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Allen Family Law Blog

The waiting game of divorce

According to Harvard Business Review, more than 20 million Americans participate in the on-demand economy. From groceries to shopping to movies and ride sharing, more and more of what consumers want is available within minutes at the touch of a button. This instant gratification satisfies our emotions and lifestyles with the goods we need to get through the day.

As humans, we can meet our higher-level needs for pleasure and entertainment when our basic needs for love and shelter are fulfilled. However, when a marriage is in peril, there's very little available on-demand to fix the problem. When love in peril becomes the legal process of divorce, you will find that particular waiting periods are required before a divorce is finalized.

Who gets the house after divorce?

The place you call home is more than a roof over your head. It is your safe haven from the problems of the world and the place you make some of your most precious memories with your family. Usually, you can leave the world's problems at your doorstep, but when divorce comes knocking, it walks right in - and it won't leave without either you or your spouse.

What happens when divorce hits home?

According to the Federal Reserve, 61 percent of Texas residents own a home. Combine this with the widely known statistic that half of all marriages end in divorce, and you're bound to run into issues along the way. A home is often both the biggest investment and the most valuable asset a family can own, so it is no wonder that the question of "Who gets the house?" is one worth answering in divorce. 

The basics of collaborative divorce in Texas

When marriage isn't working, the idea of collaborating in divorce seems like an odd proposition. However, just because marriage has been a source of conflict in your relationship doesn't mean the way out has to be the same. How can couples use the principles of teamwork and cooperation to end a marriage?

In your mind, you may see divorce as a painful process. There's no doubt that the emotions and financial worries brought on by the end of marriage are difficult to work through, but negative feelings don't have to equal a sour process. Instead, couples can use the collaborative divorce process to find an agreeable way to split assets and parenting time, and gain access to professional counseling along the way.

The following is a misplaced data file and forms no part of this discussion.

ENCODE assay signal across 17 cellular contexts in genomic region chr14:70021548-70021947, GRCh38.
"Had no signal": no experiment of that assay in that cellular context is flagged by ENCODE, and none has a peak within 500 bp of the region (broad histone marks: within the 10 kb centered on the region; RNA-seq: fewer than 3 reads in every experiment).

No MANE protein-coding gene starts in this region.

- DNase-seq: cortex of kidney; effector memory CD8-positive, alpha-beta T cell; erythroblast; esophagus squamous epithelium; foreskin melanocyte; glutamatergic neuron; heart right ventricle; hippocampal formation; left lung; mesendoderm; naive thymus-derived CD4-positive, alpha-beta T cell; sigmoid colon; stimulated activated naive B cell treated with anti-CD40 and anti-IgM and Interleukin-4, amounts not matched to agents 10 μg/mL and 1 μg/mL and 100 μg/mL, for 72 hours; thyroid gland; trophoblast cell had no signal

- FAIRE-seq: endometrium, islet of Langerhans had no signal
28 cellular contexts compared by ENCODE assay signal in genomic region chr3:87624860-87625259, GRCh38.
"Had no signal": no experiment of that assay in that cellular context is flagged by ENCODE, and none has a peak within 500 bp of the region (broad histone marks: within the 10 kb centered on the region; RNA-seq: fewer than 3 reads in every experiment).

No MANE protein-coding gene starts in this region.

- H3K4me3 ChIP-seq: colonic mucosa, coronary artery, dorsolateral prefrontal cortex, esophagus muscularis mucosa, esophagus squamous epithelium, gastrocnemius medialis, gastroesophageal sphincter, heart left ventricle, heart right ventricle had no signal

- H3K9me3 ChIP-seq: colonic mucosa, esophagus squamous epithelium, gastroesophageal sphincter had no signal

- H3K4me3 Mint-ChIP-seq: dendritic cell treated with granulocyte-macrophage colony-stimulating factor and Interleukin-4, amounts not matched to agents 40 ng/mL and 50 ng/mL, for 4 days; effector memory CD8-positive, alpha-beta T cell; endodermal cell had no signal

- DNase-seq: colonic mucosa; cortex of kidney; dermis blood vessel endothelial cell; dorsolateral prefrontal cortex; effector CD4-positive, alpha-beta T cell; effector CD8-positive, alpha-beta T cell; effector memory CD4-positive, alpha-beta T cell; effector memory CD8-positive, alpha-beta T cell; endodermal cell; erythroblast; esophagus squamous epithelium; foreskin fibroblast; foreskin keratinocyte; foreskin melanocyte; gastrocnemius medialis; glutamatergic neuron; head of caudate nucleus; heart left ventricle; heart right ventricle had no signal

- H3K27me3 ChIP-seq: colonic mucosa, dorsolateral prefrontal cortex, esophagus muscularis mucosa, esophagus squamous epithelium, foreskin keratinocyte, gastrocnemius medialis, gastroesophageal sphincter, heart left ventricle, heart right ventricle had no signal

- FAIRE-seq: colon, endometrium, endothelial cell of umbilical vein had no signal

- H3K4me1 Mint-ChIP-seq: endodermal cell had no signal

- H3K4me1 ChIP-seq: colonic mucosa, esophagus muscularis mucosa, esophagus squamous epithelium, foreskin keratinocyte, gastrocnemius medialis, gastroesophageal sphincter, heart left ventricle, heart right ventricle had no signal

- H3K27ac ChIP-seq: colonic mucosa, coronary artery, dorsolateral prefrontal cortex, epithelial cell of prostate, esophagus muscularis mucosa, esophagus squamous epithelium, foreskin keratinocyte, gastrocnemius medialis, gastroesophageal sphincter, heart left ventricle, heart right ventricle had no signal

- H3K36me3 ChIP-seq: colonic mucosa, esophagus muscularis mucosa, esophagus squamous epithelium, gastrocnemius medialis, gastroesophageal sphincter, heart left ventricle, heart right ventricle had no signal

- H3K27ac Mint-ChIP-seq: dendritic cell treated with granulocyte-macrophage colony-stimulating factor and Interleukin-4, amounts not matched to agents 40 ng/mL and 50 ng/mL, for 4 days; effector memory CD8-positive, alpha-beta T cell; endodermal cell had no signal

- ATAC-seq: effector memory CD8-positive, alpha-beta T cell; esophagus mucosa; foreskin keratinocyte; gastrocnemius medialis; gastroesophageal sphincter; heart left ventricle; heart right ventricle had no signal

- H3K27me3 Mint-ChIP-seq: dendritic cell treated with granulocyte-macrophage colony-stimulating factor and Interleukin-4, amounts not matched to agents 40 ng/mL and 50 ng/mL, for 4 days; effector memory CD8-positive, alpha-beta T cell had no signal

Don’t forget about the financial plan during a divorce

Divorce is a difficult step. It’s hard on children, and it’s an awkward and challenging shift of finances and property. Everyone knows the concept of a divorce settlement: that two partners split assets, often with disputes and drama in the process. Sometimes the tension lasts for years after the fact.

While people are familiar with the idea of diving assets, there is more to an estate than the property and the money. Many people forget about the financial plans. Insurance forms, wills and trusts and bank accounts require updates to make sure that an ex-spouse isn’t a present beneficiary now that the estate is no longer community property.

Divorce and small business: Are your assets protected?

As a small business owner, you fight to grow your business. Despite long hours at work and continued vigilance, your business’ assets may be at risk.

Are you aware that your spouse may have a legal right to your business’ assets in the event of divorce? If you are considering divorce, there are a few things that you should know about protecting your small business’ assets.

Don't get left in the dark: know your property rights in divorce

Marriage involves taking care of various household responsibilities, and in most cases, duties are divided up between the spouses. For example, while you handle most of your kids' needs -- picking up from school, driving to extracurricular activities, etc. -- maybe your spouse handles financial matters -- paying bills, monitoring the bank accounts, monitoring any investments.

The problem with this scenario, however, is that you may be left in the dark with regard to financial matters -- and property division -- if you're going through a divorce.

Dads Can Do It Too- Being Primary: Guest Blog from a Former Client

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Should I get divorced?

Question: I'm not sure that I want a divorce. Things have been bad for a while, but I am still hanging on. Sometimes, I feel like it is over, but then I think of the kids, our house-our life. Is divorce really worth it?

Why Collaborative Law Makes Sense: "A Better Way to Untie the Knot"


10 Reasons that You Should Not Represent Yourself in Divorce: Doing it Right the First Time and the Pitfalls of "No Contest" Divorces

16296502555_f67784abe2.jpgThere are somethings you can afford to cross your fingers and hope to get right without much effort. Divorce is not one of them. Too often, I get hired to "fix" the wrongs of a couple who thought (admirably so), that they would agree to all the terms of the divorce, only to wind up three to six months now in the office of the divorce lawyer that they never intended on using in the first place. Why does this happen?

Just like I would never do surgery on myself, I would never suggest the do-it-yourself divorce. A do-it-yourself divorce may be so attractive and seemingly inexpensive- especially at time when money is the commodity that we are fighting over. I tell potential clients that walk through my door, "Whether you have one cent one million, you still need an attorney to represent you." The following are the reasons why:

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The Law Office of Natalie Gregg, P.C.
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Allen, TX 75013

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